I first added or modified a couple of lines of code in the Reach startup files to save time tag versions of both the base and rover data on the rover, and the base data on the base.  I’ve added some notes at the bottom of this post on how I did it but I don’t necessarily recommend doing it yourself unless you are fairly comfortable with linux because it can be a little tricky to recover without reflashing the unit if you make a mistake.  I wanted to be able to collect data on the Reach units using the command line based RTKRCV app but use the GUI based RTKNAVI on my laptop to re-create the realtime run.  This is because RTKNAVI has a much nicer  interface with a lot more information available.  However, this meant that I needed to fix an incompatibility in the RTKLIB code between the time stamp formats of RTKRCV and RTKNAVI as described in the RTKLIB Github issue #99.  Using the fix recommended in the issue description,  I rebuilt the code on the Reach unit to create a new str2str executable with this fix incorporated.

With these changes, I can collect measurement data that gives me the option to run post-process solutions or re-created real-time solutions.  In addition, these can be run either with measurements made before or after the data link and raw binary to RTCM conversion.  This gives me quite a bit of capability  to investigate where a potential problem might be occurring.

To test this setup, I first collected some static data with both base and rover exposed to open skies.  I got all three sets of data and tag files and using these I was able to re-run the data using RTKNAVI.  Both real-time and post-processed solutions got a fix fairly quickly and the two solutions were very similar.  So, nothing interesting to look at in this example.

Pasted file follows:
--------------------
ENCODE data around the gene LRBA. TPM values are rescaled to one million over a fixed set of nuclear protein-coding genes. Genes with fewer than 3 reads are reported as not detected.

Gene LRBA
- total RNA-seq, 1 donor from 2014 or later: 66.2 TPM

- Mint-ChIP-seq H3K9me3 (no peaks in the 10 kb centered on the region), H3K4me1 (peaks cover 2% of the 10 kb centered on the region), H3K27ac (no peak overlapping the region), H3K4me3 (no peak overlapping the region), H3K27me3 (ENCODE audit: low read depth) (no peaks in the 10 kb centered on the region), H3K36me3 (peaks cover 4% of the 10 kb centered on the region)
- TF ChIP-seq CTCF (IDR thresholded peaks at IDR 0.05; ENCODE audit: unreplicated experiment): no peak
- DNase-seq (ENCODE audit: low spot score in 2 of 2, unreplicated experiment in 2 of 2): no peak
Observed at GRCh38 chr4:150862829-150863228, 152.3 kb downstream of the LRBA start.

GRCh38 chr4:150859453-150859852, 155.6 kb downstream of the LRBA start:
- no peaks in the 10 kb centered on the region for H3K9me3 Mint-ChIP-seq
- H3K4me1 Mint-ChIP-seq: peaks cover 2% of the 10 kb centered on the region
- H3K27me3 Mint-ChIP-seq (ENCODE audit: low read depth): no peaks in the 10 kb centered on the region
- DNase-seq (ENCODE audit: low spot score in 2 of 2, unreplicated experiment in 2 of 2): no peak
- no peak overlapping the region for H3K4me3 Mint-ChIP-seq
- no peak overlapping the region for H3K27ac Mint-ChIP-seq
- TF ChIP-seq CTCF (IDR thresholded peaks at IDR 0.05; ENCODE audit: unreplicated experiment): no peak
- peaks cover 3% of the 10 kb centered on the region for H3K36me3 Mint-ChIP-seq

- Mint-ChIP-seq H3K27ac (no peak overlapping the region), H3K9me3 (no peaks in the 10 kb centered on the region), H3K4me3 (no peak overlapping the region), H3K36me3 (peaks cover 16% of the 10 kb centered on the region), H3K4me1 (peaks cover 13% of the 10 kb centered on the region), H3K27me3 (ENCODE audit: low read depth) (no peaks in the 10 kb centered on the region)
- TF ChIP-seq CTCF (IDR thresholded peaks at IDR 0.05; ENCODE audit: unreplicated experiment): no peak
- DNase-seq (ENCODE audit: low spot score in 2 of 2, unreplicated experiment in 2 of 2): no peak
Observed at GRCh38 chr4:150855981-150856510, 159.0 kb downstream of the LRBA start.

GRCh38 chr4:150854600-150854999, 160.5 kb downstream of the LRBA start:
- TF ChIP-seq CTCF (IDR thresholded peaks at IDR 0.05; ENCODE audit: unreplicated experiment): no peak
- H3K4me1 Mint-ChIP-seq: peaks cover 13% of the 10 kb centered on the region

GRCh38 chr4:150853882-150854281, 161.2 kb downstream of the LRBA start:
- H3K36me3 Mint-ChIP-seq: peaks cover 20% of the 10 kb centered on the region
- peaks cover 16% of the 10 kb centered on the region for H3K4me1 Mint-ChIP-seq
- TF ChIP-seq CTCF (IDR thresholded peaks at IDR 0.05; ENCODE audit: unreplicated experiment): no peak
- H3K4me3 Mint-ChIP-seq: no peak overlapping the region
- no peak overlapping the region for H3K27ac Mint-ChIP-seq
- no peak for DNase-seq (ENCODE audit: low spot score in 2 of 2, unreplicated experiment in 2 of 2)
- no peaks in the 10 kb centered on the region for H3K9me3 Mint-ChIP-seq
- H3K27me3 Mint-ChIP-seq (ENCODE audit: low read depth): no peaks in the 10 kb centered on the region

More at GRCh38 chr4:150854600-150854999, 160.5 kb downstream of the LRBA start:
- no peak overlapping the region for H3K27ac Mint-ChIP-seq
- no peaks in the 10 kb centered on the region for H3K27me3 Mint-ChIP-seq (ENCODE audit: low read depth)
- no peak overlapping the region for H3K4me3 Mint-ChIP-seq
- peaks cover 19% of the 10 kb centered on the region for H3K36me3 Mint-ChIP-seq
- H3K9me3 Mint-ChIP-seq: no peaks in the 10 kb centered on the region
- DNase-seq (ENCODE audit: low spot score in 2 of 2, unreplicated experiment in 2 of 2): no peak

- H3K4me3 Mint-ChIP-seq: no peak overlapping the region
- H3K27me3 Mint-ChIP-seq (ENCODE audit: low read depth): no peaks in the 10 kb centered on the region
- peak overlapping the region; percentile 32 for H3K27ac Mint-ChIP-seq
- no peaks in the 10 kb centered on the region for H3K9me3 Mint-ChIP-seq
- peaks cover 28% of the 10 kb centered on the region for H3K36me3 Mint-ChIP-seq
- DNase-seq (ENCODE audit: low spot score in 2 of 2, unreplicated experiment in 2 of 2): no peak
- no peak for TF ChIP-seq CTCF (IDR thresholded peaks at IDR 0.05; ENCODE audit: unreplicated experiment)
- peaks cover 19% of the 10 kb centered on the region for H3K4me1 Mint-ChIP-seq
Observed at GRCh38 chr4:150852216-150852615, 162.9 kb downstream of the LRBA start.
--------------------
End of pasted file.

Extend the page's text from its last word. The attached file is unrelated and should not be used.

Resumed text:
Next I placed both base and rover on my back patio, just a few meters away from the house and partially blocked by a large tree, knowing that this would be a more stressful measurement environment.  I may have just got lucky, but the very first data set I collected gave me multiple fixes in post-processing but none in real-time as shown below (post-process on the left, real-time on the right).  The two loss of fixes are caused by me restarting the data collection on the Reach rover.  In this case I ran the post-processing solution using the base data collected on the base in raw binary format (*.ubx), not the data after it had been converted to RTCM and transmitted to the rover (*.rtcm)  since this is the way post-processing is usually done.